No, he couldn’t be responsible for that. He knew he was going to keep Brace’s secret to himself.  But then what of the book?  How could it be published? What method could he devise to make it available to the public?  He’d have to think about it.  He’d have to act in the author’s absence as he thought the author would act. He’d have to make “careful plans and follow them through.”


     He dreamt the dream of the golden apple that night, but when the dolphins beckoned him, he went to them and discovered that they weren’t there. He wasn’t sure whether they had fled or been an illusion.  The next morning, he started on the long drive home.


     Marjorie’s career had thus far been a model of consistency.  By the mid Seventies, she was firmly established as a major star, and it was well known in the industry that she possessed the elusive quality that was most important of all.  She was good box office.  Her stature in that regard had never diminished, and by the mid Eighties, at the age of forty-four, she was beginning to get the roles that were reserved for potential Oscar winners.  She remained slim and graceful, and there was a youthful sheen to her skin that baffled those who knew her because her behavior was anything but regenerative.  She vacillated between alcoholism and cocaine addiction, and the Hollywood vultures anticipated her decline with a relish, but it never came.  She had kept the name Combs, and, more than that, she had kept a place in her heart for the man who had been her husband.  She continued to love him in a distant, idyllic way, and this, as far as she was able to project it in an odd fantasy, was her secret weapon.  It was a magic potion that acted on her behalf.


     While Warren was engaged in his unsuccessful search, Marjorie arrived in New York to begin work on a movie that would most certainly get her an Academy Award nomination.  It was Hollywood tripe of the worst sort, but it was well written to push all the right buttons.  The lead role to be played by Marjorie was a mythical Dutch woman who lived in Paris at the end of the Nineteenth Century.  She was a brilliant painter in the style of Bonnard and Dufy, and she associated and had love affairs with her legendary peers.  They recognized the quality of her work, but she failed to achieve the fame she deserved.  It was implied that this was because she was a woman. At the end, she died of drug addiction and alcoholism, the irony of which did not escape Marjorie.  The movie, unblushingly entitled The Forgotten Silhouette, was scheduled to rehearse in New York for two weeks before moving on to Paris for the actual shooting.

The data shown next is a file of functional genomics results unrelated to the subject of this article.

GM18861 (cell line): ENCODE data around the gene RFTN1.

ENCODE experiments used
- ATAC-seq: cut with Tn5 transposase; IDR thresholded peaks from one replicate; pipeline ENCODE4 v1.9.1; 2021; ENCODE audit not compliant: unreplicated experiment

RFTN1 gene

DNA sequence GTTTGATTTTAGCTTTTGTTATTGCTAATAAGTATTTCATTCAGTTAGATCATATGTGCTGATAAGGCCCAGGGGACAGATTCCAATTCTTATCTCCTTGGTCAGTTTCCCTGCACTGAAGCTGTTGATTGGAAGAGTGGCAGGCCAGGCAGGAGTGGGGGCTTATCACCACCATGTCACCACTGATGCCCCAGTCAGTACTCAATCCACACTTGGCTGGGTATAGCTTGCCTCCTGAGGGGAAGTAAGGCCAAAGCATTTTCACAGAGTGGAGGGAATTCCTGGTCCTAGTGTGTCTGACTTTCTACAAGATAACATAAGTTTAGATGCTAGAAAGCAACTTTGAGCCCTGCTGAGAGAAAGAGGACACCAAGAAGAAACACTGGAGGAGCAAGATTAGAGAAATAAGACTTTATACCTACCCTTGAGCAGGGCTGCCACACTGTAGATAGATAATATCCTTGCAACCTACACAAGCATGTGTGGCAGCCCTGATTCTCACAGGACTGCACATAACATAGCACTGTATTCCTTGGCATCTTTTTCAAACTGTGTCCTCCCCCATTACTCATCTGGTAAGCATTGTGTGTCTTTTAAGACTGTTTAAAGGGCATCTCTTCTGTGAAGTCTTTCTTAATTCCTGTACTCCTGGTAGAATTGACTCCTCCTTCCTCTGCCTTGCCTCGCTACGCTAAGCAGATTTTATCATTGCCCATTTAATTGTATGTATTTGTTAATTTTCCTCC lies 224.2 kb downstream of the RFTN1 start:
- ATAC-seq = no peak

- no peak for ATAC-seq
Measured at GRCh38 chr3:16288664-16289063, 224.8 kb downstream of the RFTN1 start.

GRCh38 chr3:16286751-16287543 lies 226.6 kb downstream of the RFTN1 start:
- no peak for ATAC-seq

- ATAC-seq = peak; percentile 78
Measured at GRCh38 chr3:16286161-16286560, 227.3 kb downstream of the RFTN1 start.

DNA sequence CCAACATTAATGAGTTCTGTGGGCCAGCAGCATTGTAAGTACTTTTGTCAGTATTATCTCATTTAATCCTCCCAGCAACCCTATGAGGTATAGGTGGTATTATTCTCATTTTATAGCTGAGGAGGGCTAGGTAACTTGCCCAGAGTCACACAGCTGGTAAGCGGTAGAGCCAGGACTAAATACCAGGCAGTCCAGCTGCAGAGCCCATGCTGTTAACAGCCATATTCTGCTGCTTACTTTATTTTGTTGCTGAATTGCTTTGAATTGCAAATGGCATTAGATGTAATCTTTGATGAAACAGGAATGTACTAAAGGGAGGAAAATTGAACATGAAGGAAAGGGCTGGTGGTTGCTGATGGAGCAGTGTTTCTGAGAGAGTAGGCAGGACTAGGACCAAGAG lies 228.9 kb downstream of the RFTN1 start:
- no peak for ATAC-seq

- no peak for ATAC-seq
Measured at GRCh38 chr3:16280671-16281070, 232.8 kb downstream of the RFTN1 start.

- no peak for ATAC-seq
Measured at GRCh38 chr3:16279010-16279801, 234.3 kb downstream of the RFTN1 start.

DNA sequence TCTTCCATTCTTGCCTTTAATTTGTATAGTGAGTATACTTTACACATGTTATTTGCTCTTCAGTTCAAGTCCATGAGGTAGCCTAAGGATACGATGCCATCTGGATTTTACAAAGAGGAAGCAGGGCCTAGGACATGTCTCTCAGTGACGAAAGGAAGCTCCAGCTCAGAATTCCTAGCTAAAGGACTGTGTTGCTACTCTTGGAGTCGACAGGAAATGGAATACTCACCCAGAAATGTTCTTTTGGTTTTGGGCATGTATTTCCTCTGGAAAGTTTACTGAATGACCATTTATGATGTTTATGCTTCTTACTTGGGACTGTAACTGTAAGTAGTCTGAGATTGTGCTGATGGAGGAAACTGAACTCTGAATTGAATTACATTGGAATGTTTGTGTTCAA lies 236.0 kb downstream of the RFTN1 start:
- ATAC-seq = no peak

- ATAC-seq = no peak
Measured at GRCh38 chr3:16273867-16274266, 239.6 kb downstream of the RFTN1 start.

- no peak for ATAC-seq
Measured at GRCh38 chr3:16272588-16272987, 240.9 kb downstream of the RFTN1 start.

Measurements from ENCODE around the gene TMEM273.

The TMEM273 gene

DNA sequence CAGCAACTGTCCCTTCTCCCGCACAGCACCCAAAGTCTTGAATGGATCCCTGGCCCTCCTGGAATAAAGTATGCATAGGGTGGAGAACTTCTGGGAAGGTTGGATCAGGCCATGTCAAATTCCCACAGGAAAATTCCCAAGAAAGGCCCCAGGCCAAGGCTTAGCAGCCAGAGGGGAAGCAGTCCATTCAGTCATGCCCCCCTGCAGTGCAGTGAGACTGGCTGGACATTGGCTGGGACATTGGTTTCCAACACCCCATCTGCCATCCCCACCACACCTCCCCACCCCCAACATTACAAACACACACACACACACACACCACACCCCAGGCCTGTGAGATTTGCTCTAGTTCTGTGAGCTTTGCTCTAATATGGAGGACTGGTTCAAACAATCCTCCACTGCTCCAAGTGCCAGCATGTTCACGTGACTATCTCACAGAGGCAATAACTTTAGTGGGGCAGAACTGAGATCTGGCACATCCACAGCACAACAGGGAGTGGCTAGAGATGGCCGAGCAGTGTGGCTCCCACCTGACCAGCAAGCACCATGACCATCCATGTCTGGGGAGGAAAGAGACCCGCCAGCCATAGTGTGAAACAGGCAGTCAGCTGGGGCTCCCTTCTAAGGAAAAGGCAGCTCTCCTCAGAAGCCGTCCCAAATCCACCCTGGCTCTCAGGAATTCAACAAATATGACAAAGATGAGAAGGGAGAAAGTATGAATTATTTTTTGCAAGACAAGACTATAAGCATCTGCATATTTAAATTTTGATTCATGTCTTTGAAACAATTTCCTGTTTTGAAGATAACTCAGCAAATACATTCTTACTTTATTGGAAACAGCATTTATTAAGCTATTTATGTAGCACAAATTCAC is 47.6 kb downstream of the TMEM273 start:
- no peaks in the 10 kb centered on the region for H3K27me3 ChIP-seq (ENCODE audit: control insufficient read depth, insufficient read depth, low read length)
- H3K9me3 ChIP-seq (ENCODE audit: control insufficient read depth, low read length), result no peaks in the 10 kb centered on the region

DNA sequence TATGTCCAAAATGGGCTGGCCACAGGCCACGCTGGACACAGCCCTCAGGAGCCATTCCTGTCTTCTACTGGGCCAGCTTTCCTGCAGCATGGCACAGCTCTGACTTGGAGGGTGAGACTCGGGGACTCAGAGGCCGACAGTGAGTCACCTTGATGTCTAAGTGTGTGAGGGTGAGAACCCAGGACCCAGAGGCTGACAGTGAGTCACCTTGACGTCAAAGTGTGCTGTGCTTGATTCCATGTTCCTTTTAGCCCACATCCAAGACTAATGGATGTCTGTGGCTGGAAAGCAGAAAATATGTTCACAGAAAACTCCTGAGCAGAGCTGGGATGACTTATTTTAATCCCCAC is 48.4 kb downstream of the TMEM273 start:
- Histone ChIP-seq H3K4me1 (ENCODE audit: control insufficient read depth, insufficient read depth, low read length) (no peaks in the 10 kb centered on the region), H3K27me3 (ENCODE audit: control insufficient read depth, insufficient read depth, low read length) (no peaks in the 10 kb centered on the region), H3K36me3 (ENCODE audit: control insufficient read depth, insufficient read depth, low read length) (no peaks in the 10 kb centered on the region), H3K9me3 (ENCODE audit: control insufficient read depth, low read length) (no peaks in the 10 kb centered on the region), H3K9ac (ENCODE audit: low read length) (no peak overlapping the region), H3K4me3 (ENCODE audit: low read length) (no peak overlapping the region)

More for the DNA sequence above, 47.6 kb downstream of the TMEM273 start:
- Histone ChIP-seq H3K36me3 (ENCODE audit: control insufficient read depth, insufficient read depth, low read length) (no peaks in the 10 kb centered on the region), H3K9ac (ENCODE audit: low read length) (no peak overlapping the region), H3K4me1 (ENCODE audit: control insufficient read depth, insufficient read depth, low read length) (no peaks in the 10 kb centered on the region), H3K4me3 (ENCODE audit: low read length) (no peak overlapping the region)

It had been some time since she’d seen Warren.  The last time they’d been together he’d chastised her for her indulgent excesses and told her to stay away from him as long as she insisted on torturing herself.  She had, but in the last six or eight months she had missed him, and she’d made an effort to clean up her act.  She was off drugs completely, and she was drinking only in moderation.  It was, therefore, a disappointment when she called his office and found out that he was away on vacation.  She left a message on his service that she would be at the Pierre Hotel for two weeks if he should happen to return.  He arrived back from Iowa three days later and called her. They agreed to meet for dinner at the King Street apartment after her rehearsal was over that night.


     She arrived about six-thirty and let herself in.  She had always kept a key.  She discovered him behind the counter in the kitchen preparing steaks for the oven.  She was somewhat apprehensive about seeing him, but the feeling left her because of his relaxed demeanor.  It was as if they’d only been apart a matter of hours.  He leaned across the counter and kissed her.  “Bonny, my love.”


     Marjorie laughed.  “First of all, hello Warren.  You are really unbelievable.”  He continued to fuss with spices and a salad bowl.  “You told me you didn’t want to deal with me when I was stoned.  Well, I’m not stoned anymore.”


     “We can rectify that,” he replied, and he poured her a glass of wine.


     “No, I’m serious.  I’ve started to straighten myself out.”  She sipped from the glass.  “I just have a few drinks now and then.”

     “You have my stamp of approval, if that’s what you want.”


     She went around the counter and embraced him.  “Yes, that’s what I want.”


     He held her away and looked into her eyes.  “I don’t know how you do it.  Except that your hair is shorter, you look exactly the same as you did when I first met you.”


     “I’m pickled in chemicals,” she replied and ran her fingers through his hair.  “You’ve gotten so gray.  It’s very distinguished.”


     He put the steaks in the oven.  “So tell me,” he said, “what are you doing here?”


     “I’m working on a movie we’re going to shoot in Paris.  I’m playing the female Vincent Van Gogh.  You won’t like it.  It’s formula heartstring tugging, but I think the public will eat it up, and then I’ll be in clover.”


     “You’re already in clover.  How much money can you make, and how much adulation is enough?”  He took the salad to the table and then sat at the counter.  They clinked glasses.


     “As much as I can get, and it’s never enough.”


     Warren smiled.  “That’s my Bonny.”